, 1997
"... It is shown that every (small) topos is equivalent to the category of global sections of a sheaf of socalled hyperlocal topoi, improving on a result of Lambek & Moerdijk. It follows that every boolean topos is equivalent to the global sections of a sheaf of wellpointed topoi. Completeness theo ..."
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It is shown that every (small) topos is equivalent to the category of global sections of a sheaf of socalled hyperlocal topoi, improving on a result of Lambek & Moerdijk. It follows that every boolean topos is equivalent to the global sections of a sheaf of wellpointed topoi. Completeness theorems for higherorder logic result as corollaries. The main result of this paper is the following. Theorem (Sheaf representation for topoi). For any small topos E, there is a sheaf of categories e E on a topological space, such that: (i) E is equivalent to the category of global sections of e E, (ii) every stalk of e E is a hyperlocal topos. Moreover, E is boolean just if every stalk of e E is wellpointed. Before defining the term "hyperlocal," we indicate some of the background of the theorem. The original and most familiar sheaf representations are for commutative rings (see [12, ch. 5] for a survey); e.g. a wellknown theorem due to Grothendieck [9] asserts that every commutative r...
Topological Representation of the &ambda;Calculus
, 1998
"... The calculus can be represented topologically by assigning certain spaces to the types and certain continuous maps to the terms. Using a recent result from category theory, the usual calculus of conversion is shown to be deductively complete with respect to such topological semantics. It is al ..."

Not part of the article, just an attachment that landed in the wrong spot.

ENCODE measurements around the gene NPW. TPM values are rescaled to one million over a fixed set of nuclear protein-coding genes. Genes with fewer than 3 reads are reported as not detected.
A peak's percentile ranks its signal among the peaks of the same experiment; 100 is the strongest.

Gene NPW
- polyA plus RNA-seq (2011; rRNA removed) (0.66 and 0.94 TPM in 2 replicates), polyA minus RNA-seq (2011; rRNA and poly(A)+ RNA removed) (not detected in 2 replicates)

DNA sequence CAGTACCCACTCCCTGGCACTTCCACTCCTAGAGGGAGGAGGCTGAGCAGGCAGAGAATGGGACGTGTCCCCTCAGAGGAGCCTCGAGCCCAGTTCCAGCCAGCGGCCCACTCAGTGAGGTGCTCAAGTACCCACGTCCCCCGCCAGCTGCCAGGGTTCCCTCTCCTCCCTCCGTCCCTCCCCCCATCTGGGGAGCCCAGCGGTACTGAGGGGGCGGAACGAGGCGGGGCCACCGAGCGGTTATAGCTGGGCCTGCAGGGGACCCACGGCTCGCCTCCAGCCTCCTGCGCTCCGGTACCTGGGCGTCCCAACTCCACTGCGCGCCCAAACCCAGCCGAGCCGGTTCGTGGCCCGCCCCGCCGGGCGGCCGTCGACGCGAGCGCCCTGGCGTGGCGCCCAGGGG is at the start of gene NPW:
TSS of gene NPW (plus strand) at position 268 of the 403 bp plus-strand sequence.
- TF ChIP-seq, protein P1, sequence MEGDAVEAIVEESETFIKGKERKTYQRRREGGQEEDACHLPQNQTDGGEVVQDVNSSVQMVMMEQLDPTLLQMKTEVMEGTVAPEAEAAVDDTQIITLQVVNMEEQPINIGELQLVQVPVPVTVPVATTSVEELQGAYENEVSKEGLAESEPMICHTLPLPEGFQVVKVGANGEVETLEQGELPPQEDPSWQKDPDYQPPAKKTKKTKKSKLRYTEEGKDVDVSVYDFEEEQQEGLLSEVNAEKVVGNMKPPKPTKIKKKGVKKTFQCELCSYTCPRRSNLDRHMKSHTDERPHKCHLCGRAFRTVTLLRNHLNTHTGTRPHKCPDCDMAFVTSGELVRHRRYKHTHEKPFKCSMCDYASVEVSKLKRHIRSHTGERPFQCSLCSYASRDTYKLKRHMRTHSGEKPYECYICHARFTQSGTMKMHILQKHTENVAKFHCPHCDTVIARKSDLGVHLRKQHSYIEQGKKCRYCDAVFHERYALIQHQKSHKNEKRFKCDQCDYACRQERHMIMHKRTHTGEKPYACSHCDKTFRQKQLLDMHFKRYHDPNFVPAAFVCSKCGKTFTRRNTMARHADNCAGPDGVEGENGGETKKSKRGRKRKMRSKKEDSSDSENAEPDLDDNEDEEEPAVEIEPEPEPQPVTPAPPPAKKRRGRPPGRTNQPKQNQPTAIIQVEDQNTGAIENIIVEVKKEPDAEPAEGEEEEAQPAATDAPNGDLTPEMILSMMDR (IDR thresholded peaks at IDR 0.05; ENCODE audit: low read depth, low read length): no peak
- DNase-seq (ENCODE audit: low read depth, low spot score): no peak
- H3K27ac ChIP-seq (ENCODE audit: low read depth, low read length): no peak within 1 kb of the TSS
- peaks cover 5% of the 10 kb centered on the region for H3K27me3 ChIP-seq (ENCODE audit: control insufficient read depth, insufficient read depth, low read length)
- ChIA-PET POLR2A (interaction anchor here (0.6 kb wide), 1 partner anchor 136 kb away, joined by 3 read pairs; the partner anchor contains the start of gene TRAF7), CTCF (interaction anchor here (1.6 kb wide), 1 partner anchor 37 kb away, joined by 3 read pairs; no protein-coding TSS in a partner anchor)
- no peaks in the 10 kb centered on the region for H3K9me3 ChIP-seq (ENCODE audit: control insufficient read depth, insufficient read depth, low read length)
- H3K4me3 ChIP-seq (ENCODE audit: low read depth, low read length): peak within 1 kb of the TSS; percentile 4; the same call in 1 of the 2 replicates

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The calculus can be represented topologically by assigning certain spaces to the types and certain continuous maps to the terms. Using a recent result from category theory, the usual calculus of conversion is shown to be deductively complete with respect to such topological semantics. It is also shown to be functionally complete, in the sense that there is always a "minimal" topological model, in which every continuous function is definable. These results subsume earlier ones using cartesian closed categories, as well as those employing socalled Henkin and Kripke models. Introduction The calculus originates with Church [6]; it is intended as a formal calculus of functional application and specification. In this paper, we are mainly interested in the version known as simply typed calculus ; as is now wellknown, the untyped version can be treated as a special case of this ([17]). We present here a topological representation of the calculus: types are represented by cert...
Abstract
, 2010
"... From alogical pointof view, Stoneduality for Boolean algebras relates theories in classical propositional logic and their collections of models. The theories can be seen as presentations of Boolean algebras, and the collections of models can be topologized in such a way that the theory can be recove ..."
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From alogical pointof view, Stoneduality for Boolean algebras relates theories in classical propositional logic and their collections of models. The theories can be seen as presentations of Boolean algebras, and the collections of models can be topologized in such a way that the theory can be recovered from its space of models. The situation can be cast as a formal duality relating two categories of syntax and semantics, mediated by homming into a common dualizing object, in this case 2. In the present work, we generalize the entire arrangement from propositional to firstorder logic. Boolean algebras are replaced by Booleancategories presentedbytheoriesinfirstorderlogic, andspaces of models are replaced by topological groupoids of models and their isomorphisms. A duality between the resulting categories of syntax and semantics, expressed first in the form of a contravariant adjunction, is established by homming into a common dualizing object, now Sets, regarded once as a boolean category, and once as a groupoid equipped with an intrinsic topology.